Sustainable Thurston’s format gives everyone a voice

March 20, 2013 

When community planners, land-use experts and elected officials begin talking about regional plans, one of two things usually occur: either the public’s collective eyeballs start rolling, or the long knives come out.

The Sustainable Thurston project, under the leadership of the Thurston Regional Planning Council (TRPC), has successfully skirted both of these extreme responses. How? Because it’s not a plan.

TRPC designed the Sustainable Thurston project as an ongoing community conversation about how to shape the future of the South Sound. It is giving a voice and creative opportunity for residents to imagine Thurston County as a vibrant place to live and what we need to do to get there.

It has kept eyeballs from rolling because it is not a pronouncement from elected officials to be force-fed to the masses. It imposes no regulations, only elucidates desired outcomes. It has no enforcement powers, only measurable indicators of progress toward sustainability.

Although Sustainable Thurston will result in several final documents – such as a regional housing plan and a sustainable economic strategy – they are not meant as finished products destined for dormancy on someone’s bookshelf. The TRPC and other jurisdictions will continuously review and monitor them, and future public discussions will produce course corrections.

The TRPC has avoided the long knives by engaging most of the South Sound’s competing interests and varied perspectives about the ongoing struggle over land use.

For example, the project has connected the interests of urban populations in the north county to those of rural residents in the south county in both food production and transportation.

It is weighing how to leverage the purchasing power of urban areas to foster economic growth in the rural southern regions through simple buy-local campaigns – for produce, beef and even Christmas trees – as well as tackling the more complex issue of how to mitigate the loss of prime agricultural soils.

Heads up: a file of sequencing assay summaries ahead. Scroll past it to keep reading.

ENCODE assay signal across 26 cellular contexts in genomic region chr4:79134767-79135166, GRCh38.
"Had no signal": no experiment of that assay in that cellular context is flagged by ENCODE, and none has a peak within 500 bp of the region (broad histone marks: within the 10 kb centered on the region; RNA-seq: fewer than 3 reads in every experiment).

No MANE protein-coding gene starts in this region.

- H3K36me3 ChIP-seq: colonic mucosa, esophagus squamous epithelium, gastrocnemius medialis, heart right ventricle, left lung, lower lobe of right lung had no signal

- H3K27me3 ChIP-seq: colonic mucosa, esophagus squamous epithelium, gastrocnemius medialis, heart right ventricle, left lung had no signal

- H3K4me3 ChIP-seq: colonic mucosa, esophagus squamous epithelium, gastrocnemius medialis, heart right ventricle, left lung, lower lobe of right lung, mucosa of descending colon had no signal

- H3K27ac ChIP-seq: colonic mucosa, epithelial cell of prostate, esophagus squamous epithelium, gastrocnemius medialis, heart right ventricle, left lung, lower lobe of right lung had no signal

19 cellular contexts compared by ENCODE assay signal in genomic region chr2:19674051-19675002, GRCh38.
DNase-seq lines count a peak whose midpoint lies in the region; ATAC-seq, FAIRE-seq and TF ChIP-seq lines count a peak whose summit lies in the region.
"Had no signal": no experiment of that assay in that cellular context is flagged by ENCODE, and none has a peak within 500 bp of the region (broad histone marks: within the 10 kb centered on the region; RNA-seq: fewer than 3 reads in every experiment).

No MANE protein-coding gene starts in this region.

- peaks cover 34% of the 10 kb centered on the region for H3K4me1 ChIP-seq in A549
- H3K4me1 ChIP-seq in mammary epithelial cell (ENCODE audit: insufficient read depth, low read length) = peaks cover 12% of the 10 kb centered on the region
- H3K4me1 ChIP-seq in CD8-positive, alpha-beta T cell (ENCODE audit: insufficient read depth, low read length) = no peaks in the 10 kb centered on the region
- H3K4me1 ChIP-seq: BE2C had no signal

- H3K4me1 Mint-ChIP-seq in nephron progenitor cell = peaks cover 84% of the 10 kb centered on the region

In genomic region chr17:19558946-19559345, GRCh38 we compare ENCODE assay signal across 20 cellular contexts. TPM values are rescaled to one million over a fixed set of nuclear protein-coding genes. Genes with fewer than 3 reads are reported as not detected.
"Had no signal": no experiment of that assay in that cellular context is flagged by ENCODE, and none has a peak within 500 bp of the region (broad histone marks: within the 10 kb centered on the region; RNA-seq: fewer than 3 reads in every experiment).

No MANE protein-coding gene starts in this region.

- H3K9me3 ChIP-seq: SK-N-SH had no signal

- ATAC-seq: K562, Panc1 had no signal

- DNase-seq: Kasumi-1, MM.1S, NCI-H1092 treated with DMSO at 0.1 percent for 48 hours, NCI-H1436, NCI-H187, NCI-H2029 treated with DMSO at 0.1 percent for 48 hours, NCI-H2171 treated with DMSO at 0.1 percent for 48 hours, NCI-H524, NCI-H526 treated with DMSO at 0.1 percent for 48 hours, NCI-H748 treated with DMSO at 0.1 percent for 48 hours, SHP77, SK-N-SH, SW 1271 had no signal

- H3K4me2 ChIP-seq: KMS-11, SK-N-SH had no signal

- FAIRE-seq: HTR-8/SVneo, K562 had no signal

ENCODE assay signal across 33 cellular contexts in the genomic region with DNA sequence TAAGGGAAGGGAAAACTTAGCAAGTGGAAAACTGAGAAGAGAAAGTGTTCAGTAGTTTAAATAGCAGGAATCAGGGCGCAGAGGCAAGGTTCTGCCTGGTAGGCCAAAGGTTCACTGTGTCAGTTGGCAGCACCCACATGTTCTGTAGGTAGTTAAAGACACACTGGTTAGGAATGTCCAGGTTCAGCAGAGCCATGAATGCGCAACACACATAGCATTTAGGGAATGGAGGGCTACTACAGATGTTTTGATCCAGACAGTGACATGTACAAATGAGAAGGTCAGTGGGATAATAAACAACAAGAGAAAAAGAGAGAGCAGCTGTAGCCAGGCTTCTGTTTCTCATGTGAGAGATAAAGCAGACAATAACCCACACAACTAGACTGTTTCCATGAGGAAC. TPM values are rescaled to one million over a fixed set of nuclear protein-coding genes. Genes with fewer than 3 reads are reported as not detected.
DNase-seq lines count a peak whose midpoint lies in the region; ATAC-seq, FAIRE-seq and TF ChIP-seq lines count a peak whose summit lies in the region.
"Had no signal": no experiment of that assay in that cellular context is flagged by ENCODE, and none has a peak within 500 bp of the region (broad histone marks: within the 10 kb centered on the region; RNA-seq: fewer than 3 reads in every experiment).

Competing transportation issues are on the table, too. In the South County, state Route 507 forms the de facto Main Street for most rural communities. But while each town’s small businesses want to slow down traffic, the state Department of Transportation wants to move it faster.

Those are the kinds of issues that have engaged more than 1,500 citizens over seven community workshops. There are two workshops remaining, in Olympia on March 27 and in Rainier on March 28.

A strong sense of hopefulness emerged from an online survey of 1,200 residents. It indicated people love where they live and don’t want to spoil it. We don’t want Thurston County to turn into some version of Southern California.

Beyond the formation of an evolving long-term vision, the Sustainable Thurston project has created something much more valuable and enduring. It has created a process for people of myriad interests to understand each other, and open their eyes to the bigger picture of how individual actions affect everyone else.

Sustainable Thurston has formed a useful format of learning community for resolving conflicts as Thurston County develops, rather than falling back on the adversarial model all too prevalent today.

For more information, go to SustainableThurston.org.

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